15- A number of German institutions is active in Sudan including the German Red Cross which has been working together with the Sudanese Red Crescent for 25 years and has a permanent office in Khartoum.
16- The Federal Ministry for Economic Cooperation and Development (BMZ) gives priority to projects that limit immigration, given that Sudan is a transit country for migration to Europe.
17- GIZ, the German Society for International Cooperation, has been working in Sudan since 2014 to provide balanced sustainable development.
18- German PRISMA: The Government of Sudan and the German (PRISMA) have signed a framework agreement for construction of solar-energy plants, in addition to strengthening the electricity transmission networks and substations.
19- The Goethe-Institute is one of the most active foreign cultural centres in Khartoum. It engages in various activities such as teaching the German language and organizing workshops, exhibitions and various cultural events.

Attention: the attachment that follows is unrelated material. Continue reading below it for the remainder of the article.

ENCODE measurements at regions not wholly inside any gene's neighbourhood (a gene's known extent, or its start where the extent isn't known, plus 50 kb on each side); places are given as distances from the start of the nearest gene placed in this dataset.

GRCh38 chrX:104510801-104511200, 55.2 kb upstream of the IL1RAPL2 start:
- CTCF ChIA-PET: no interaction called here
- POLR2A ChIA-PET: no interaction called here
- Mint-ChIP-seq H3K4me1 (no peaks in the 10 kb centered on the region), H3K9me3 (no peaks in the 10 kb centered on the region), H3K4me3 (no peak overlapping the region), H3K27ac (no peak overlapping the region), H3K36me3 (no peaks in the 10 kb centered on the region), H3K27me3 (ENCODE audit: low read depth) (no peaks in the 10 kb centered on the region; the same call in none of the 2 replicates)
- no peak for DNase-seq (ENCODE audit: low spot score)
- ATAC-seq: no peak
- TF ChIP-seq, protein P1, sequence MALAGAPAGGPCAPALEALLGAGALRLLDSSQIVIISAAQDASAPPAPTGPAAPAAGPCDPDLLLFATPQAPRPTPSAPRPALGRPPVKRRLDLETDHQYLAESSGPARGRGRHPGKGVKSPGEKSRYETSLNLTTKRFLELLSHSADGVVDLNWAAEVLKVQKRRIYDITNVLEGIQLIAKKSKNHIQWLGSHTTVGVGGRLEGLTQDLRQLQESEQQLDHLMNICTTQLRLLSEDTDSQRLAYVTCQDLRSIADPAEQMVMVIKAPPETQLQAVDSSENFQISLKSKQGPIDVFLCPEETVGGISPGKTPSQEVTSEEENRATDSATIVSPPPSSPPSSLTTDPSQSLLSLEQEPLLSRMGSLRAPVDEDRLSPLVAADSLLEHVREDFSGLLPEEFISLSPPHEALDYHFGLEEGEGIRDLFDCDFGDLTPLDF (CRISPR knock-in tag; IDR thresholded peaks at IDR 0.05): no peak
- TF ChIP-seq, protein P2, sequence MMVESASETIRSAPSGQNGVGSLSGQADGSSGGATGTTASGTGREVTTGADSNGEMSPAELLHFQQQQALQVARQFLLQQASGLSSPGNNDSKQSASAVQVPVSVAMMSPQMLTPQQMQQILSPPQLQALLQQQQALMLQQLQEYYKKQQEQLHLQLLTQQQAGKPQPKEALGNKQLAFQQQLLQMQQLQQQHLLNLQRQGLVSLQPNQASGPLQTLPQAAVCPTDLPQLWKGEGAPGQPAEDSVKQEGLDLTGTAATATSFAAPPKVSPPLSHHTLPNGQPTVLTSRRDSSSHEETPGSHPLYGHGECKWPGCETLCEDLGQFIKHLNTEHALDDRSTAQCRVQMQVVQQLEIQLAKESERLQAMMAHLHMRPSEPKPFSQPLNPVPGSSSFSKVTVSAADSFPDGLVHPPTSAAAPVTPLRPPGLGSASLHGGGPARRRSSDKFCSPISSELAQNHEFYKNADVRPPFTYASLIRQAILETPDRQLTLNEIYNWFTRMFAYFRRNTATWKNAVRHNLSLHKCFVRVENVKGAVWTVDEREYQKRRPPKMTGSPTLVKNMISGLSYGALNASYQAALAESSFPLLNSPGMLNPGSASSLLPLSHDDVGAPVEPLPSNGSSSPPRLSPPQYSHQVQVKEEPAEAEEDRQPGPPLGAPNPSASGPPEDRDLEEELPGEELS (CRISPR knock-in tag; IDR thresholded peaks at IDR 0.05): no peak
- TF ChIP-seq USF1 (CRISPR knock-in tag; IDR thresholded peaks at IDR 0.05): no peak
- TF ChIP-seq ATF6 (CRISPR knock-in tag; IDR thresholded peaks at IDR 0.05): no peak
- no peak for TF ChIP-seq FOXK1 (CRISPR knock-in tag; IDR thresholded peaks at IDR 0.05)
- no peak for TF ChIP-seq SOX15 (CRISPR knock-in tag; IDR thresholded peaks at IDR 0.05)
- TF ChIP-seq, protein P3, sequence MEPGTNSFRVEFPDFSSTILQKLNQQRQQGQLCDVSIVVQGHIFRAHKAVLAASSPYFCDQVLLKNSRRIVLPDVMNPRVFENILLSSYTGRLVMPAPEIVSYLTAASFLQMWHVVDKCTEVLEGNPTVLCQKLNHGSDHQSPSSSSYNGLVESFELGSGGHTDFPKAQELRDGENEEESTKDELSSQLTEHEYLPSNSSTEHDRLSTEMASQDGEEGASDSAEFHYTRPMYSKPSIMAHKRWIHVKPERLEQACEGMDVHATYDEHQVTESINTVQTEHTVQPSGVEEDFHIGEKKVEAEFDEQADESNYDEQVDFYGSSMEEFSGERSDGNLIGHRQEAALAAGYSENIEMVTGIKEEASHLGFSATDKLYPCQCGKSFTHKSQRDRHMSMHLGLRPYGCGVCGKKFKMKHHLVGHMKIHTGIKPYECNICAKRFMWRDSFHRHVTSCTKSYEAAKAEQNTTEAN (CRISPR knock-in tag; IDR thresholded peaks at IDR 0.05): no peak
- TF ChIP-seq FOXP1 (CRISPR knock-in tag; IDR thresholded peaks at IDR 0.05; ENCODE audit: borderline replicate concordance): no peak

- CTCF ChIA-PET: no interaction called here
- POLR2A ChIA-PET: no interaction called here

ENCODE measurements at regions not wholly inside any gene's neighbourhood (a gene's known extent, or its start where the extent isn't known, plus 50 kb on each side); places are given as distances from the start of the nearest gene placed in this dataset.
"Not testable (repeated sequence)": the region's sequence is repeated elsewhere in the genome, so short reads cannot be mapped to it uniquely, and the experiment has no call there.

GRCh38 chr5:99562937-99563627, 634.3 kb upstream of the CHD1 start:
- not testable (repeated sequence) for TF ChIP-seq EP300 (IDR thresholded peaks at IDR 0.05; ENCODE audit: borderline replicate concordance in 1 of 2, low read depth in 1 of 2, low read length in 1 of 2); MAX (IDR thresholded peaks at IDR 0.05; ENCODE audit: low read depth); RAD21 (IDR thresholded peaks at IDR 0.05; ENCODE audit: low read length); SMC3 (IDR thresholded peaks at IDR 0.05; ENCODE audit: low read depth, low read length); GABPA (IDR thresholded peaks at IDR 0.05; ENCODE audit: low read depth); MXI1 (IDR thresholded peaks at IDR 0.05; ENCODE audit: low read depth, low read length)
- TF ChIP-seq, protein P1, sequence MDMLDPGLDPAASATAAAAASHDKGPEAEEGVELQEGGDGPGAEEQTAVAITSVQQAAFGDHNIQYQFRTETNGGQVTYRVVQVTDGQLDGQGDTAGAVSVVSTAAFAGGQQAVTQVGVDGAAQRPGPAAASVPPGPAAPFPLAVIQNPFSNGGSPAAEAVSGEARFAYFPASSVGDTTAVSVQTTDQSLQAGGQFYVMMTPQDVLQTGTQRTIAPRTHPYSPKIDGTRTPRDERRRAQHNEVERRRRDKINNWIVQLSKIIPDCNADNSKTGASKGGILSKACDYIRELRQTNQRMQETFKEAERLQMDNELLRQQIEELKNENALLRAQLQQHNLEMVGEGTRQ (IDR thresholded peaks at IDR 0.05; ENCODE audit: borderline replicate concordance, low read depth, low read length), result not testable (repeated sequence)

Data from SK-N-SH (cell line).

20- Friedrich-Ebert Foundation has been associated with work in Sudan since 1976. The Foundation is active in the fields of technical, labor and woman training and promotion of peace, democracy, human rights, socio-economic development and gender equality. It also facilitates access to university education and scientific research for gifted youth through the provision of scholarships.
21- In the political field the German concern with the peace support file in Sudan and the achievement of political stability reached the level of appointing a former German ambassador to Sudan as a special envoy for Sudan and the state of South Sudan.
Also, great efforts were made by organizing a large number of arts exhibitions including movie films and historical artifacts aimed at improving the image of Sudan and preparing a suitable ground for launching economic cooperation between the two countries.
22- Around 17,000 Sudanese are living in Germany, including those who went to Germany decades ago and some of them obtained German citizenship and have a considerable political activity and party affiliations. ,
23- Sudanese restaurants are spread in Germany, where there are 18 restaurants serving Sudanese food in Berlin alone. This may mark the beginning of the economic relationship between the two countries for new investment opportunities leading to more communication and opening wider fields of people’s diplomacy for the Sudanese community in the overlap with German society.